detail drawings as well. As printing technology progressed, more
                                      drawings and fewer actual specimens. They stole each other's woodcuts
                                      with wild abandon.

                                      The descriptions I found usually involved _sewing_ the specimens to
                                      the (obviously sturdy) page. Since the pages were also _large_, they
                                      weren't usually bound, as we would define it, but laced together
                                      (remember photo albums with black pages? Like that.)

                                      I cheated, printed my pages on the computer and mounted them in vinyl
                                      page protectors in a binder. But it was a lot of fun, and very
                                      educational.

                                      Johanna



                                      Quoting "Marta McCarthy" <misigilli@...>:

                                      > Johanna,
                                      > I was wondering, because I was tinkering with the idea. I know they bound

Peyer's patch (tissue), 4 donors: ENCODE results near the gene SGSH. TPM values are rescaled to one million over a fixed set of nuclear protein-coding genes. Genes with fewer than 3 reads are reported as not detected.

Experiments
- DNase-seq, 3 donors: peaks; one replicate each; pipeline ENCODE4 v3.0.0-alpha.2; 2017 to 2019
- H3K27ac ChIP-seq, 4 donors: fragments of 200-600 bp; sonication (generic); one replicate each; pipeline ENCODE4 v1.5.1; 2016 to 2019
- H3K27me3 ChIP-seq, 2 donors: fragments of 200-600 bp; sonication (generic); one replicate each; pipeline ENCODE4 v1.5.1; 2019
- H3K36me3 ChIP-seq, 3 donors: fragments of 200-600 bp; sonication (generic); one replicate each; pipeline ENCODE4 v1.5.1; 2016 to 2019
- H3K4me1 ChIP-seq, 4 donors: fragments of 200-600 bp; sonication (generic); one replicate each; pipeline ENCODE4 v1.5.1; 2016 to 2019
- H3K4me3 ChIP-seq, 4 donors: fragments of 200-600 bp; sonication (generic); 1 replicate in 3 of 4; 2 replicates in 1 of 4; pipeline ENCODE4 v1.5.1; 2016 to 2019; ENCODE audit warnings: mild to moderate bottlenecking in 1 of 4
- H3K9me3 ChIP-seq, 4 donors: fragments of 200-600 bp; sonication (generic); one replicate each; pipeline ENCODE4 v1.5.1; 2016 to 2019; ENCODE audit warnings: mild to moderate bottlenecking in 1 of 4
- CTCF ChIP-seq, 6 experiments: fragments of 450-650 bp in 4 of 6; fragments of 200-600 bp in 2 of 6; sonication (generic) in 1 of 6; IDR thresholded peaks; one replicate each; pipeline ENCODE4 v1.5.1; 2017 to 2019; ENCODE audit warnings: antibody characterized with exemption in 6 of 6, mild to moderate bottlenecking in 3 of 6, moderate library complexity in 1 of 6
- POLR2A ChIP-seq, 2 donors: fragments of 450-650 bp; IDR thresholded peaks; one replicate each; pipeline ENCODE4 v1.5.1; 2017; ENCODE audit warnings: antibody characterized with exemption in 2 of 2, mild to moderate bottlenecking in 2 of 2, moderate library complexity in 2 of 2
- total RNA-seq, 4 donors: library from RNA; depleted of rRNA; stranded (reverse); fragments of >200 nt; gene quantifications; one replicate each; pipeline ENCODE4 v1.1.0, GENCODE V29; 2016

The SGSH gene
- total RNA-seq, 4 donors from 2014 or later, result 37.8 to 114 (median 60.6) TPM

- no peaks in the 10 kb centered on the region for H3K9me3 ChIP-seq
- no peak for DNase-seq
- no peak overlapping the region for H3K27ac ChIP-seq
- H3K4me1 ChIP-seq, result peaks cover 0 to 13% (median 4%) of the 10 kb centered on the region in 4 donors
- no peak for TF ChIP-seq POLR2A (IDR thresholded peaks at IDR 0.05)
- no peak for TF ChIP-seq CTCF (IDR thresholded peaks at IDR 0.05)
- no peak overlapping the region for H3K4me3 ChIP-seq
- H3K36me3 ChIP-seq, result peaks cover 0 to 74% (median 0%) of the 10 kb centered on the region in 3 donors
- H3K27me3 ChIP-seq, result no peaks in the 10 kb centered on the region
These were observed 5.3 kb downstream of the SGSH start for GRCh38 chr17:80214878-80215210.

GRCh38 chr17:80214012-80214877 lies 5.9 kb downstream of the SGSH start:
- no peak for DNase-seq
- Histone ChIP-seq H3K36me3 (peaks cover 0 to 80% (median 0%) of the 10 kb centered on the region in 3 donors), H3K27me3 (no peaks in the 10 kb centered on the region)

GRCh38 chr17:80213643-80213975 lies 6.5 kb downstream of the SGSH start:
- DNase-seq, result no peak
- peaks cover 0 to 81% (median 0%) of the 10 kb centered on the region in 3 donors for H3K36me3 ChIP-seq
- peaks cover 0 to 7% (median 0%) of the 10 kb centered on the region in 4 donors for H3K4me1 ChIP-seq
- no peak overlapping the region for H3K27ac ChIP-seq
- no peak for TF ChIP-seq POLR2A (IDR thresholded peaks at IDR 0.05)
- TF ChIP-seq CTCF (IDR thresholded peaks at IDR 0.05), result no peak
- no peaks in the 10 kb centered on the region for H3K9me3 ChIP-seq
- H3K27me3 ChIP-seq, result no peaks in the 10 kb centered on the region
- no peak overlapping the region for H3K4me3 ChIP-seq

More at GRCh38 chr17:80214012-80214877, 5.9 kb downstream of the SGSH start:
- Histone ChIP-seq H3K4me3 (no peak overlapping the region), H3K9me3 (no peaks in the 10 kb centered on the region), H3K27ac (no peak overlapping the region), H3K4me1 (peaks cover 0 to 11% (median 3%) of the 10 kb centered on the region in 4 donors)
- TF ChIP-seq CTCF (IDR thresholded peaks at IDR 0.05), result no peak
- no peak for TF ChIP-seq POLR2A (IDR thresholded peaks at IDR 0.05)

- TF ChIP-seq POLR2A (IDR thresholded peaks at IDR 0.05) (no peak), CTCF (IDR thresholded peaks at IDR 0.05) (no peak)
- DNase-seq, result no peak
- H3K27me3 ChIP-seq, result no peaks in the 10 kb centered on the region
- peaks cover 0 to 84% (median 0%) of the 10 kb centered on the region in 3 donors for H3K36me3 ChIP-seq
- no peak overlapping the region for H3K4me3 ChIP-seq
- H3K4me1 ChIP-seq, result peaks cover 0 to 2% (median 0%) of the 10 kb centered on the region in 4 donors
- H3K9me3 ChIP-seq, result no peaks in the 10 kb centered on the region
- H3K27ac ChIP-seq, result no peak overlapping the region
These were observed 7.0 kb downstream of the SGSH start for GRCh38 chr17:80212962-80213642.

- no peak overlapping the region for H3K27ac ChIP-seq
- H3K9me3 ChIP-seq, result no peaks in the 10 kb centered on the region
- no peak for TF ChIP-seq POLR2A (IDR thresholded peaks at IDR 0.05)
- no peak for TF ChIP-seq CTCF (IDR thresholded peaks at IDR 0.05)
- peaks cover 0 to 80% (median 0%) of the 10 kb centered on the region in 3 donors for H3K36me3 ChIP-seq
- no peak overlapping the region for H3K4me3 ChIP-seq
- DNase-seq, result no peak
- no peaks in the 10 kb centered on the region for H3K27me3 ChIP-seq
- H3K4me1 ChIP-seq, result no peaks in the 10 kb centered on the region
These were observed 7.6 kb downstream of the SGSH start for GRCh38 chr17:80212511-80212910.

> them in books, but I had not found any information on how that was done.
                                      > Did you encounter any of that? I saw a few samples online, so I see how
                                      > they looked, but they didn't go into details on how they were actually
                                      > assembled.
                                      > Isabella
                                      >
                                      >


                                    • Marta McCarthy
                                      Morin, I m pretty sure you are asking Johanna, but I thought to share the ones I found. The first one is called An Early Herbarium. Go to the website,
                                      Message 18 of 25 , May 3, 2012
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                                        Morin,
                                        I'm pretty sure you are asking Johanna, but I thought to share the ones I found.   The first one
                                        is called An Early Herbarium.  Go to the website, select Plant Kingdom. Some other herbal records there too.
                                         
                                         
                                         
                                         
                                        This second site is both in Italian and English.  It has a photo of an open book in an Italian site.  Luca Ghini was the first person to make an herbarium.
                                         
                                         
                                         
                                        There is also a written one which talks about the herbs mostly in Italian with Greek and other language names for the plants by Andre Caselpini.  The title is:   Illustratio in hortum siccum Andreae Caesalpini.  "1524 or 5-1603, Cesalpino, Andrea,, Herbaria, Herbarium, Italian"